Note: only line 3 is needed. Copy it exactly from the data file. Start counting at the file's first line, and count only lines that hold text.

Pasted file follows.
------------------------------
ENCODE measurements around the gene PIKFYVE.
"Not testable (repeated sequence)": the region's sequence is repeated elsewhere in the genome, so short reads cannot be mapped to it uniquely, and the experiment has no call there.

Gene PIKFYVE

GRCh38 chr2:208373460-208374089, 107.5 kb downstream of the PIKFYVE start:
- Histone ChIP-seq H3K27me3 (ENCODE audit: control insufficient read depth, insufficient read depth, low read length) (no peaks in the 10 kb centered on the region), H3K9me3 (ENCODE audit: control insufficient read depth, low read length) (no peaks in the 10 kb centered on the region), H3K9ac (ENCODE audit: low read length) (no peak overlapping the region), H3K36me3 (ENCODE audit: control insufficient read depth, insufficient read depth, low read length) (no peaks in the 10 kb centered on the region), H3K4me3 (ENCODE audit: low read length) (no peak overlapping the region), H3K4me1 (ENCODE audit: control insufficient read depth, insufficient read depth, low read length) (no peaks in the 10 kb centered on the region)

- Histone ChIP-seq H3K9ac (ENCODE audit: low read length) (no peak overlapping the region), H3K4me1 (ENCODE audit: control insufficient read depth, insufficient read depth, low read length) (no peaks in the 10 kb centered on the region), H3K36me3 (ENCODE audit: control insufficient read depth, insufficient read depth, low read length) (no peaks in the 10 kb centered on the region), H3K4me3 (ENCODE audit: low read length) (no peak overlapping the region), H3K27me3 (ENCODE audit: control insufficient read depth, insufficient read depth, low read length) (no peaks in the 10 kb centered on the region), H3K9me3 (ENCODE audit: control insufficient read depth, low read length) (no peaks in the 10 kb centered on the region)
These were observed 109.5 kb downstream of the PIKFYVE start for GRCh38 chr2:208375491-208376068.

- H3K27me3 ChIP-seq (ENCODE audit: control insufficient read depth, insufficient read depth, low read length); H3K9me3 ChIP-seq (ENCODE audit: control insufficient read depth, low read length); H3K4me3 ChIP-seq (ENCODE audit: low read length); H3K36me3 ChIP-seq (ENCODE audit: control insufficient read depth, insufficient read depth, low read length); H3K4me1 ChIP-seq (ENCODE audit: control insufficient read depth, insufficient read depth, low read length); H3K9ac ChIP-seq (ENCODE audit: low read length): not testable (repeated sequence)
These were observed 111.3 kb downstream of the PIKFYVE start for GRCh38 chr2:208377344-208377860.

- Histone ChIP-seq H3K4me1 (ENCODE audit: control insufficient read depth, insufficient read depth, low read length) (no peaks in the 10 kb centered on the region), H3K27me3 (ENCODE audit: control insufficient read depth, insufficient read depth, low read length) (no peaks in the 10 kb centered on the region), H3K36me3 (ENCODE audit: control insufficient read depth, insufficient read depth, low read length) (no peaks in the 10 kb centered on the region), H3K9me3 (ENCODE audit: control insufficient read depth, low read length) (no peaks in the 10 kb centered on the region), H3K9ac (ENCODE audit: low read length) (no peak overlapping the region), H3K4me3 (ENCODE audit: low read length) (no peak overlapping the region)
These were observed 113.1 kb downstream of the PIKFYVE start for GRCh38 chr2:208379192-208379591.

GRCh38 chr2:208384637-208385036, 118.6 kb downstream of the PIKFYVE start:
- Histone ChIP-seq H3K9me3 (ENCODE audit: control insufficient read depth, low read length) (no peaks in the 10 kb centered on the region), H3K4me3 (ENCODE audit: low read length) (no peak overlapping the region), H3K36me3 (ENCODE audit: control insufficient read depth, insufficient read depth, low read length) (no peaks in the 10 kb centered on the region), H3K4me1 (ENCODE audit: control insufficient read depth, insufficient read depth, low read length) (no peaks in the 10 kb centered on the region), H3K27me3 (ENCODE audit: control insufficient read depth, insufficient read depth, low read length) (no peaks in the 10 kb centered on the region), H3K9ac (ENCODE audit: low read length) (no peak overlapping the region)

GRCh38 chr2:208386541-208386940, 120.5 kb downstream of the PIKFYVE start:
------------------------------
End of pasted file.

Gene PIKFYVE